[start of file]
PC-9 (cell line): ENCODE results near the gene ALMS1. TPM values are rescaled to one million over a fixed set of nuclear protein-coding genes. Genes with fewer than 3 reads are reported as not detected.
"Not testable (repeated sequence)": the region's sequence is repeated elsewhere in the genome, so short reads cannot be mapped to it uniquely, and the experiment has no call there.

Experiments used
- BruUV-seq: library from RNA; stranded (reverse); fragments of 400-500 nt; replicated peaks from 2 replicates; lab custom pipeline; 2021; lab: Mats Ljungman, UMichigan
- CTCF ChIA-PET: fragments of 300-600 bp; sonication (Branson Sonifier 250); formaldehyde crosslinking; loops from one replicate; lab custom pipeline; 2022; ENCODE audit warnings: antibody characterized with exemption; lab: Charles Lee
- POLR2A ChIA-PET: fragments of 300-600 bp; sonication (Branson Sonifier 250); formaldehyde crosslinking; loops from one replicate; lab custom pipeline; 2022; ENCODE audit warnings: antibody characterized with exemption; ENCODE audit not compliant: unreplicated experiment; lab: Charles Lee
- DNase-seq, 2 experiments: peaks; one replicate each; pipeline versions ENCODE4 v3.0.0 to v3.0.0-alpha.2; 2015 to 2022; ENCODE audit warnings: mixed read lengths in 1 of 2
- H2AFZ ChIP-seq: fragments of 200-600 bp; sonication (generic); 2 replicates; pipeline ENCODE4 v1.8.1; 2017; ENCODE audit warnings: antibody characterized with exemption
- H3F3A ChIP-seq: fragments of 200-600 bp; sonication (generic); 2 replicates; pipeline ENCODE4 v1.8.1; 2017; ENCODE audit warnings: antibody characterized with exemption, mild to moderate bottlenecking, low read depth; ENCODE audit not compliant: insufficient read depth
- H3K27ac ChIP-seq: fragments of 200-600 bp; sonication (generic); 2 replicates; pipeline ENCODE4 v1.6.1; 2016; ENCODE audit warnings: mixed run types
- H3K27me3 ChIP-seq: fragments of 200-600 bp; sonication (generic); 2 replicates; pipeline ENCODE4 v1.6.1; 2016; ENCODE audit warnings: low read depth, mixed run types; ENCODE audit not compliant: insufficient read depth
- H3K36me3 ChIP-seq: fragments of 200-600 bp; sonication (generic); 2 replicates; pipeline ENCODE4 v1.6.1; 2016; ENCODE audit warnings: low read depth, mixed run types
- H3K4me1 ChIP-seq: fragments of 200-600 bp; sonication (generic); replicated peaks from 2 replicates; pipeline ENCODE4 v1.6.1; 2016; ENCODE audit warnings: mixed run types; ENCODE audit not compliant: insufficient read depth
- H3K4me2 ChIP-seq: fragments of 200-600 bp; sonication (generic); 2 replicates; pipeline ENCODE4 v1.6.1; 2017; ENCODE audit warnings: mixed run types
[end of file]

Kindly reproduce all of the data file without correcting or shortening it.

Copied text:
PC-9 (cell line): ENCODE results near the gene ALMS1. TPM values are rescaled to one million over a fixed set of nuclear protein-coding genes. Genes with fewer than 3 reads are reported as not detected.
"Not testable (repeated sequence)": the region's sequence is repeated elsewhere in the genome, so short reads cannot be mapped to it uniquely, and the experiment has no call there.

Experiments used
- BruUV-seq: library from RNA; stranded (reverse); fragments of 400-500 nt; replicated peaks from 2 replicates; lab custom pipeline; 2021; lab: Mats Ljungman, UMichigan
- CTCF ChIA-PET: fragments of 300-600 bp; sonication (Branson Sonifier 250); formaldehyde crosslinking; loops from one replicate; lab custom pipeline; 2022; ENCODE audit warnings: antibody characterized with exemption; lab: Charles Lee
- POLR2A ChIA-PET: fragments of 300-600 bp; sonication (Branson Sonifier 250); formaldehyde crosslinking; loops from one replicate; lab custom pipeline; 2022; ENCODE audit warnings: antibody characterized with exemption; ENCODE audit not compliant: unreplicated experiment; lab: Charles Lee
- DNase-seq, 2 experiments: peaks; one replicate each; pipeline versions ENCODE4 v3.0.0 to v3.0.0-alpha.2; 2015 to 2022; ENCODE audit warnings: mixed read lengths in 1 of 2
- H2AFZ ChIP-seq: fragments of 200-600 bp; sonication (generic); 2 replicates; pipeline ENCODE4 v1.8.1; 2017; ENCODE audit warnings: antibody characterized with exemption
- H3F3A ChIP-seq: fragments of 200-600 bp; sonication (generic); 2 replicates; pipeline ENCODE4 v1.8.1; 2017; ENCODE audit warnings: antibody characterized with exemption, mild to moderate bottlenecking, low read depth; ENCODE audit not compliant: insufficient read depth
- H3K27ac ChIP-seq: fragments of 200-600 bp; sonication (generic); 2 replicates; pipeline ENCODE4 v1.6.1; 2016; ENCODE audit warnings: mixed run types
- H3K27me3 ChIP-seq: fragments of 200-600 bp; sonication (generic); 2 replicates; pipeline ENCODE4 v1.6.1; 2016; ENCODE audit warnings: low read depth, mixed run types; ENCODE audit not compliant: insufficient read depth
- H3K36me3 ChIP-seq: fragments of 200-600 bp; sonication (generic); 2 replicates; pipeline ENCODE4 v1.6.1; 2016; ENCODE audit warnings: low read depth, mixed run types
- H3K4me1 ChIP-seq: fragments of 200-600 bp; sonication (generic); replicated peaks from 2 replicates; pipeline ENCODE4 v1.6.1; 2016; ENCODE audit warnings: mixed run types; ENCODE audit not compliant: insufficient read depth
- H3K4me2 ChIP-seq: fragments of 200-600 bp; sonication (generic); 2 replicates; pipeline ENCODE4 v1.6.1; 2017; ENCODE audit warnings: mixed run types